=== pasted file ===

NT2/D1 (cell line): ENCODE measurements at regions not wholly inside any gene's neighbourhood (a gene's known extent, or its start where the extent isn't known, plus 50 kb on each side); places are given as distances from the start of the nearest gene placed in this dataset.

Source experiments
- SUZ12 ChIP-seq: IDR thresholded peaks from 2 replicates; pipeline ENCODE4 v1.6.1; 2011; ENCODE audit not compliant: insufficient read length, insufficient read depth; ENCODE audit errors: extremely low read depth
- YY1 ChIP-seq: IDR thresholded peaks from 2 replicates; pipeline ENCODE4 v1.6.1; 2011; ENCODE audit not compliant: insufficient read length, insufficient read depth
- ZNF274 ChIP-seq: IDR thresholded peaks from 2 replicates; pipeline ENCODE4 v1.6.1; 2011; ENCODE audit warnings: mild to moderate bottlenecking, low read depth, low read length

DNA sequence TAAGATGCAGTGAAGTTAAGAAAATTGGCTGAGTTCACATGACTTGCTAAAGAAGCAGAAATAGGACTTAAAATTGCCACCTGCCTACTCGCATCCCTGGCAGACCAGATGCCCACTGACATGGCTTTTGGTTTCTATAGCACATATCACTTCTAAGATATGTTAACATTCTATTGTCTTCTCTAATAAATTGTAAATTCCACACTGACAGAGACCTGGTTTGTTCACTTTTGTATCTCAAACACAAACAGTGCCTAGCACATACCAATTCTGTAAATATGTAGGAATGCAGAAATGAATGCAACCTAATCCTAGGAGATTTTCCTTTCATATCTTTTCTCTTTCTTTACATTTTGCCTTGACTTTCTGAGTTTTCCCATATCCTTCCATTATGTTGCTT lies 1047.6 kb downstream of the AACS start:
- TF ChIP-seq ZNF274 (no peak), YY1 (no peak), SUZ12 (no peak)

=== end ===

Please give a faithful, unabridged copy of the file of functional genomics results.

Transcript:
NT2/D1 (cell line): ENCODE measurements at regions not wholly inside any gene's neighbourhood (a gene's known extent, or its start where the extent isn't known, plus 50 kb on each side); places are given as distances from the start of the nearest gene placed in this dataset.

Source experiments
- SUZ12 ChIP-seq: IDR thresholded peaks from 2 replicates; pipeline ENCODE4 v1.6.1; 2011; ENCODE audit not compliant: insufficient read length, insufficient read depth; ENCODE audit errors: extremely low read depth
- YY1 ChIP-seq: IDR thresholded peaks from 2 replicates; pipeline ENCODE4 v1.6.1; 2011; ENCODE audit not compliant: insufficient read length, insufficient read depth
- ZNF274 ChIP-seq: IDR thresholded peaks from 2 replicates; pipeline ENCODE4 v1.6.1; 2011; ENCODE audit warnings: mild to moderate bottlenecking, low read depth, low read length

DNA sequence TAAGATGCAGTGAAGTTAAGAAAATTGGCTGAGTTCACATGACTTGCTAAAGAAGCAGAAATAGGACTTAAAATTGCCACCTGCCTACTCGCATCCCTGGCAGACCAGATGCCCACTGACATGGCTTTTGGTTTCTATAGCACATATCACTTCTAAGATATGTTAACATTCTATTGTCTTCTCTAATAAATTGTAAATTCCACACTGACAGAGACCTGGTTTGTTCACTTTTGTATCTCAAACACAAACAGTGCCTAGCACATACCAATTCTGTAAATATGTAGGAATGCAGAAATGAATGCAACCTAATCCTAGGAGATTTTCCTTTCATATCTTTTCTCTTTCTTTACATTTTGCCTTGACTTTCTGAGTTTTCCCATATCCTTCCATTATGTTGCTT lies 1047.6 kb downstream of the AACS start:
- TF ChIP-seq ZNF274 (no peak), YY1 (no peak), SUZ12 (no peak)